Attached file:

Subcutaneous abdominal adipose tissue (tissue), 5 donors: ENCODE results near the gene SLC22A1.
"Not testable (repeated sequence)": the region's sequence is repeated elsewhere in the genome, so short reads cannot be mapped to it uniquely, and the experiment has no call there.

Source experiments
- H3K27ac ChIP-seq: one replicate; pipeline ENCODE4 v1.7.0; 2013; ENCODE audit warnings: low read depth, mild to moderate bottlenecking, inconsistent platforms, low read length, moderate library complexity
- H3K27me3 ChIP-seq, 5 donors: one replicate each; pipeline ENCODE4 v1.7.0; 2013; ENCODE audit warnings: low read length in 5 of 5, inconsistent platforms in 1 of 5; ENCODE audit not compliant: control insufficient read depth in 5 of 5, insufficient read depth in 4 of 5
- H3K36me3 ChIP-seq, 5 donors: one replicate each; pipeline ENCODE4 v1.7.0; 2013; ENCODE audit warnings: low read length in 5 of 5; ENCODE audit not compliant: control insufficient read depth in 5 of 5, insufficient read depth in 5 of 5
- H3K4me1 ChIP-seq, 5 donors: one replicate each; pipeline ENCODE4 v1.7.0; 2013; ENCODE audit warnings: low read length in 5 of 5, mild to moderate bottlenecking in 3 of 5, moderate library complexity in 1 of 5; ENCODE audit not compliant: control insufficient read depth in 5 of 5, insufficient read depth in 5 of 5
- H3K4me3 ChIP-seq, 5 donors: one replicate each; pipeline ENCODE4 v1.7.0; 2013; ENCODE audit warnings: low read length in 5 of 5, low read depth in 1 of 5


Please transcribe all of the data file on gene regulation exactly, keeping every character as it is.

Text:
Subcutaneous abdominal adipose tissue (tissue), 5 donors: ENCODE results near the gene SLC22A1.
"Not testable (repeated sequence)": the region's sequence is repeated elsewhere in the genome, so short reads cannot be mapped to it uniquely, and the experiment has no call there.

Source experiments
- H3K27ac ChIP-seq: one replicate; pipeline ENCODE4 v1.7.0; 2013; ENCODE audit warnings: low read depth, mild to moderate bottlenecking, inconsistent platforms, low read length, moderate library complexity
- H3K27me3 ChIP-seq, 5 donors: one replicate each; pipeline ENCODE4 v1.7.0; 2013; ENCODE audit warnings: low read length in 5 of 5, inconsistent platforms in 1 of 5; ENCODE audit not compliant: control insufficient read depth in 5 of 5, insufficient read depth in 4 of 5
- H3K36me3 ChIP-seq, 5 donors: one replicate each; pipeline ENCODE4 v1.7.0; 2013; ENCODE audit warnings: low read length in 5 of 5; ENCODE audit not compliant: control insufficient read depth in 5 of 5, insufficient read depth in 5 of 5
- H3K4me1 ChIP-seq, 5 donors: one replicate each; pipeline ENCODE4 v1.7.0; 2013; ENCODE audit warnings: low read length in 5 of 5, mild to moderate bottlenecking in 3 of 5, moderate library complexity in 1 of 5; ENCODE audit not compliant: control insufficient read depth in 5 of 5, insufficient read depth in 5 of 5
- H3K4me3 ChIP-seq, 5 donors: one replicate each; pipeline ENCODE4 v1.7.0; 2013; ENCODE audit warnings: low read length in 5 of 5, low read depth in 1 of 5